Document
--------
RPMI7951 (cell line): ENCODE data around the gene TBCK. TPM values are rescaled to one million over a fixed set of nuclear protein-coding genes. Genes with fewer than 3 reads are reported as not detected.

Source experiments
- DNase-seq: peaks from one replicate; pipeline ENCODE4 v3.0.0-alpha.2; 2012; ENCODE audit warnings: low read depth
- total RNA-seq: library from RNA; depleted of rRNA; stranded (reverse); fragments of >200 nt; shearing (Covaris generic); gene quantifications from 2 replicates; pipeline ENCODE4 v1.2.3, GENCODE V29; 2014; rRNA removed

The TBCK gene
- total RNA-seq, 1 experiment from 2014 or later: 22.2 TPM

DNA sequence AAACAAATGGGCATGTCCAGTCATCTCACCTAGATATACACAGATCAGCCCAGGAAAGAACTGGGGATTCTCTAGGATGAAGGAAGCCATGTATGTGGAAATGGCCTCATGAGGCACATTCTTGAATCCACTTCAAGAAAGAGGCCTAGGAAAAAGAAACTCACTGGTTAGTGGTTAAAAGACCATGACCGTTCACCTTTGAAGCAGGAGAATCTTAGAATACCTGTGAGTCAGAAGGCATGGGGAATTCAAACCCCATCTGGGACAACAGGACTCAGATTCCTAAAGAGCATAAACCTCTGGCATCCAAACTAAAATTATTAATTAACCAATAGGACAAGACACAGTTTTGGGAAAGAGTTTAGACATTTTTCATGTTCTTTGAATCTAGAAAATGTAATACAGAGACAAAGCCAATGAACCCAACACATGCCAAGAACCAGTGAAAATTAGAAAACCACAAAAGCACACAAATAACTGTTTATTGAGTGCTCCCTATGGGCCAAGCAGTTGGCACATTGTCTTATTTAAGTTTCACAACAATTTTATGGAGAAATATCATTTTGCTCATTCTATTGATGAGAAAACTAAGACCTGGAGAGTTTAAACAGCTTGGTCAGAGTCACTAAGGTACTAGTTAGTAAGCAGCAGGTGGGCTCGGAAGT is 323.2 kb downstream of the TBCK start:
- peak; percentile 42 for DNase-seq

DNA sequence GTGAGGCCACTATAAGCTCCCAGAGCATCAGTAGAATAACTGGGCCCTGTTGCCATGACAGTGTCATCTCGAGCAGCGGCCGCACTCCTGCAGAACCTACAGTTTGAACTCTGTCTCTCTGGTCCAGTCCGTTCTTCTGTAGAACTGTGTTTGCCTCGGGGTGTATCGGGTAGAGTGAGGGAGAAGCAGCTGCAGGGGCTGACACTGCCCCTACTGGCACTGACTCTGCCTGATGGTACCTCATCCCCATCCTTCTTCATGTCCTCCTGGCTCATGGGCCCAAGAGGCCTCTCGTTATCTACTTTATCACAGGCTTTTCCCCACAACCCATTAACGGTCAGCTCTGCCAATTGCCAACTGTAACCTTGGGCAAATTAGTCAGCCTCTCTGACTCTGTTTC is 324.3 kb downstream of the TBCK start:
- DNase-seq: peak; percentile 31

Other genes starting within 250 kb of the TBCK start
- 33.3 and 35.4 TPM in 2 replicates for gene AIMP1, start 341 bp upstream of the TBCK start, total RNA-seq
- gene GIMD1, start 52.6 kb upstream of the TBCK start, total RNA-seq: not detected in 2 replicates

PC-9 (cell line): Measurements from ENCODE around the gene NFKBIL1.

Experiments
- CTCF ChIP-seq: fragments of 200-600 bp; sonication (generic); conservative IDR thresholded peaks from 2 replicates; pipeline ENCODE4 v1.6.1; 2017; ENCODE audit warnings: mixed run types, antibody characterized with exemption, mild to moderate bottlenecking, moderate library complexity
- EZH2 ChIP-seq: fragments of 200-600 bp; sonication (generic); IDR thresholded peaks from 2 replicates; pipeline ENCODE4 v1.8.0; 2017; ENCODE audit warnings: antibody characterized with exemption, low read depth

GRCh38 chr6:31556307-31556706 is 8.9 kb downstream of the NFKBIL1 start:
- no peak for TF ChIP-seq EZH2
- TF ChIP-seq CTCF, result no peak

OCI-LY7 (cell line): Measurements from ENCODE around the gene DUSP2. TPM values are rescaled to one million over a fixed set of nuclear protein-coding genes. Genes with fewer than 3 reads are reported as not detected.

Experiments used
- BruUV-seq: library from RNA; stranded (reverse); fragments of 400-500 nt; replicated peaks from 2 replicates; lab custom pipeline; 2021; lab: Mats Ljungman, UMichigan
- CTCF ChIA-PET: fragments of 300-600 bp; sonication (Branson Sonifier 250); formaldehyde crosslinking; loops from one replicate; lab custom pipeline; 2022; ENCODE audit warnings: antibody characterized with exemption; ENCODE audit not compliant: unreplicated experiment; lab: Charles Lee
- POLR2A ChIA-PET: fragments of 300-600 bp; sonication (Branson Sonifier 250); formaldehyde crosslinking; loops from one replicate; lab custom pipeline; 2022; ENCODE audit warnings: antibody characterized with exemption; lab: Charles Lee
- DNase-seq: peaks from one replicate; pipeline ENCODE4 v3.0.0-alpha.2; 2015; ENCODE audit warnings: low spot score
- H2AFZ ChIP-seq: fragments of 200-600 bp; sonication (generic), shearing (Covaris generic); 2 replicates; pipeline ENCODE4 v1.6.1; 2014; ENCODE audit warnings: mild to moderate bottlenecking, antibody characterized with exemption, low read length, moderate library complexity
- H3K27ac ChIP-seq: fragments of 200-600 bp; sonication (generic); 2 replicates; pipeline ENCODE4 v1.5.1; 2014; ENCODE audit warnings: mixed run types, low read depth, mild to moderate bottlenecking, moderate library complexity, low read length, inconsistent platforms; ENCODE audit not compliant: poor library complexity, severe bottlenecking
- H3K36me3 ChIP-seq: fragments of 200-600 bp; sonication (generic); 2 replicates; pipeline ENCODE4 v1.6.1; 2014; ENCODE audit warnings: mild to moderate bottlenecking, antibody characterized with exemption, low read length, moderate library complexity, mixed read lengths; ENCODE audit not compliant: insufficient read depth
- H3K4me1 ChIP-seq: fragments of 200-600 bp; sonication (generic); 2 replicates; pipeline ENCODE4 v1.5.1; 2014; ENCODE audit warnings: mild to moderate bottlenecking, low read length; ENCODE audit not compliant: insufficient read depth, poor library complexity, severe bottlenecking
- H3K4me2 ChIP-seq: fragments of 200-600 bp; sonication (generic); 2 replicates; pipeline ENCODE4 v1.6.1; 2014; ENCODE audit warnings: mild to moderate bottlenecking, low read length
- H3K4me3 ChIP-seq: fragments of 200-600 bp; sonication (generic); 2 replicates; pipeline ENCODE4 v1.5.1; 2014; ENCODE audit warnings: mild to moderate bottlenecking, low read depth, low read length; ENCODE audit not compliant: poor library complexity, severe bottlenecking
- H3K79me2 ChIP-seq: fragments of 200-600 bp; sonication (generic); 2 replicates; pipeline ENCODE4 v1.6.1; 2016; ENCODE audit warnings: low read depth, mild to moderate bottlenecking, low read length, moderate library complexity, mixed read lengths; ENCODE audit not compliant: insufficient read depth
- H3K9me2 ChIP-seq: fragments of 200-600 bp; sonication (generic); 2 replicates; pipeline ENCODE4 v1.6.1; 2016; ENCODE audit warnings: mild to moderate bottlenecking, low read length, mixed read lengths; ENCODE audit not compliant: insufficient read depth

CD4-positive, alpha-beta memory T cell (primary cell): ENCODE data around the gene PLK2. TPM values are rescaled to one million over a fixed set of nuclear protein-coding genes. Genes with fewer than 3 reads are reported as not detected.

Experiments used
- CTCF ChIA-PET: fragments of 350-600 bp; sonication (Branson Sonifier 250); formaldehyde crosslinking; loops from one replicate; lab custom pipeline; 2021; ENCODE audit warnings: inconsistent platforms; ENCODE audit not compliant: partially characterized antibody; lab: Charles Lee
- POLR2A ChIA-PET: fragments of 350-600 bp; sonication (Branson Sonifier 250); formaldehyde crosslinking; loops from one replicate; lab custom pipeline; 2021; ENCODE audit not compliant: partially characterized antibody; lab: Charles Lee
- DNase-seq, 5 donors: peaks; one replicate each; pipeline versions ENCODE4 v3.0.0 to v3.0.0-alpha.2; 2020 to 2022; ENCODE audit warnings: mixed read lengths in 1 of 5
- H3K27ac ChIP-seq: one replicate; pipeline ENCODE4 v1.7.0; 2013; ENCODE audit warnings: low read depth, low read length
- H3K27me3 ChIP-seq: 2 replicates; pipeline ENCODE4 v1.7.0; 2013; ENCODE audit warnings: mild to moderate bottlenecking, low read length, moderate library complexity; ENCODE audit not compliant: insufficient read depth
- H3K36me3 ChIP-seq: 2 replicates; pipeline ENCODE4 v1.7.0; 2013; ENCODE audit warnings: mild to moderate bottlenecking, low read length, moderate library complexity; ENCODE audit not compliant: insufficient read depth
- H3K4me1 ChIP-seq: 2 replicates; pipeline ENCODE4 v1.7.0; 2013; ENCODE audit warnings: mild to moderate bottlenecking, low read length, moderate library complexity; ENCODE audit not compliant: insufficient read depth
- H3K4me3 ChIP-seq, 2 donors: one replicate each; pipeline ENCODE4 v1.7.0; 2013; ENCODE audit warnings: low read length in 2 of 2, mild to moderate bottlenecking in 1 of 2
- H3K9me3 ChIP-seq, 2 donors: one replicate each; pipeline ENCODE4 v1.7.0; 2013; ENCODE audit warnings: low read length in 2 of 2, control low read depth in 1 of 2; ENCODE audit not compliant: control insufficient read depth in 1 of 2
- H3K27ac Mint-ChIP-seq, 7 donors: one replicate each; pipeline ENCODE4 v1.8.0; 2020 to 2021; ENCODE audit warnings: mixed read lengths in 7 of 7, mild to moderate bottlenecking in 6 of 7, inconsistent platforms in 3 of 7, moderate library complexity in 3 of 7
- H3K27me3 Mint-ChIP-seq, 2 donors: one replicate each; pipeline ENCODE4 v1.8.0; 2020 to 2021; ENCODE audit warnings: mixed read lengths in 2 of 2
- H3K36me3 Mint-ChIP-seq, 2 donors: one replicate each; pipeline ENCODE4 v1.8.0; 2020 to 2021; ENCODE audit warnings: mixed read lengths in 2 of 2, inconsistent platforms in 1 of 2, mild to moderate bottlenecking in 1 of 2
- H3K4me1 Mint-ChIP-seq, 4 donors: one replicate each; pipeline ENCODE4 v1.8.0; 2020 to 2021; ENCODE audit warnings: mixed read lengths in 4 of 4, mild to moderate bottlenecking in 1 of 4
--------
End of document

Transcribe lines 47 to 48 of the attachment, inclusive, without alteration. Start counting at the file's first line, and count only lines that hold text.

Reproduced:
- H3K27me3 Mint-ChIP-seq, 2 donors: one replicate each; pipeline ENCODE4 v1.8.0; 2020 to 2021; ENCODE audit warnings: mixed read lengths in 2 of 2
- H3K36me3 Mint-ChIP-seq, 2 donors: one replicate each; pipeline ENCODE4 v1.8.0; 2020 to 2021; ENCODE audit warnings: mixed read lengths in 2 of 2, inconsistent platforms in 1 of 2, mild to moderate bottlenecking in 1 of 2